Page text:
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Copper State Models Nieuport XXI

Build review of the 1/32 scale aircraft kit with outstanding fits
Kit:No. CSM32-003 // Scale:1/32 // Price:$75
Copper State Models
Outstanding fit
Angle and attachment for air induction pipes
147 parts (130 injection-molded plastic; 6 die-cut acetate; 11 photo-etched metal)
Built in a bewildering array of model numbers predicated on engine type, power, and wing layout, Nieuport fighters of one type or another served throughout World War I. Many were used by air arms other than the French including the Russian Air Service, the subject of Copper State Models Nieuport XXI kit. Included are markings for four Russian Nieuports, one in camouflage and three in silver. Interestingly, two of the four are armed with Le Prieur rockets mounted to the interplane struts. A photo-etched metal (PE) fret provides seat belts, miscellaneous details, and metal panels to protect the wings from the rockets’ red glare.

Copper State kits feel a lot like Wingnut Wings kits with a wealth of information in the detailed instructions and moldings on par with the fabled New Zealand manufacturer as well. 

Detailed side frames and a firewall make the cockpit. An optional rear bulkhead fitted to some Nieuports is included, too. (I used it to make cockpit alignment easier.) The air induction tubes (parts A.11 and A.12) are tricky to align. It may seem odd, but they do end up at different angles as show in the instructions. I built my cockpit front to back instead of right to left as shown, because I felt alignment would be more accurate that way. All cockpit details fit well and the instructions share plenty of info about what the details are and how they should be painted.  

One error to note: The seat and control support (Part A.37) is shown installed backwards. Later diagrams show it correctly oriented. Since I was mounting the seat last, I trimmed the seat support for an easier fit. The PE seat belts seemed to have been pre-annealed based on their color and ease of bending to shape. I did not add the head rest until fitting the upper fuselage decking. 

The cockpit assembly fits snuggly on top of a spar on the lower wing center section. If you use the rear cockpit bulkhead, there is no need to use the internal turtledeck structure or tail skid supports when building the rear fuselage because they cannot be seen. I fitted the rear fuselage halves to the cockpit section prior to adding the upper decking. The lower wing join to the fuselage needed a touch of filler. Everything else fit perfectly. 

I added the wing protection covers after bending them over the wing’s leading edge, careful to clear the strut mounting points. The horizontal stabilizer went on at this point, too, but I left the rudder off to protect the fragile attachment points.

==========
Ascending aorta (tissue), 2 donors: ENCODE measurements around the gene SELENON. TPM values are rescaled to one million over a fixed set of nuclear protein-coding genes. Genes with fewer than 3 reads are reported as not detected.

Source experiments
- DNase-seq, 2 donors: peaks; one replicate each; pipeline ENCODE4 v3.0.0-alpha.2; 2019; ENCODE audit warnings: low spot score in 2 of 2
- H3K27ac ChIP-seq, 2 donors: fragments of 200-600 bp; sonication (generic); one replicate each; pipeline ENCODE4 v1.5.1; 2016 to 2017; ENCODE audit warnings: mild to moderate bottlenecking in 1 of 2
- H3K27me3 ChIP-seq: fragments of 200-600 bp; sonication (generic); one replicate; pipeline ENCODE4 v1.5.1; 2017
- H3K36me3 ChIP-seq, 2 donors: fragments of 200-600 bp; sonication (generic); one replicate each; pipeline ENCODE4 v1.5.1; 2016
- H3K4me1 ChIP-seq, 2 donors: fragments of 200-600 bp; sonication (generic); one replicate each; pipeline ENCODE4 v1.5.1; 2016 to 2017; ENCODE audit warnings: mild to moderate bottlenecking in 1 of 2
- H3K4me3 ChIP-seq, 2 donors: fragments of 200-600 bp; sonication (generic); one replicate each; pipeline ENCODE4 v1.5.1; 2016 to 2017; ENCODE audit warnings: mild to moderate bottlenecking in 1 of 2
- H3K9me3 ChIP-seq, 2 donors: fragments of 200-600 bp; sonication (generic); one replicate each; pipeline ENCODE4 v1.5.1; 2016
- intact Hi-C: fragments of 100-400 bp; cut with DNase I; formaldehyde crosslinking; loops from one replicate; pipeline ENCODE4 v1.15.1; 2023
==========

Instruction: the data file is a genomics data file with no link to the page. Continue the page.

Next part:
The upper wing comes in three pieces, plus separate ailerons and optional center sections for the different versions. Copper State provides die-cut clear acetate panels for the upper center section. While a perfect use for this material, I struggled to find an adhesive that was strong enough to keep the part attached on the airfoil, yet clear enough to allow the wooden framework to be seen. As with most biplanes, I finished the upper wing and set it aside for later installation. 

Struts and landing gear assemble easily, and the Le Prieur rockets appear to scale. The instructions detail painting these overgrown bottle rockets. The engine could be a model by itself and includes separate cylinder heads. Assembly was quick and easy, and the cowling push fit on the front of the firewall.

I primed my Nieuport and painted it using Alclad II high speed silver, which makes a good approximation of doped aluminum. The cowling and upper forward fuselage cover were painted in Alclad II aluminum to simulate metal areas. The kits splendid Cartograf decals laid down without any issues. Note the roundels intended for the horizontal stabilizer are handed even though they have the same numbers; the cutout for the rigging makes it obvious what goes where. If you install the support struts before decaling, you will need to slit the decals to go around the mounts.

Final assembly was trouble free, although some trimming of the rear cabane strut mount was needed for a better fit. I rigged my Nieuport with sewing thread for the control runs and EZ Line for the rigging.

I built my Nieuport XXI in just under 30 hours. Aside from my self-induced acetate adhesion issues, the kit was a joy to build with near perfect fit and wonderful detail. I can pay Copper State Models no higher compliment that saying this kit builds just like one from Wingnut Wings. Enjoy!

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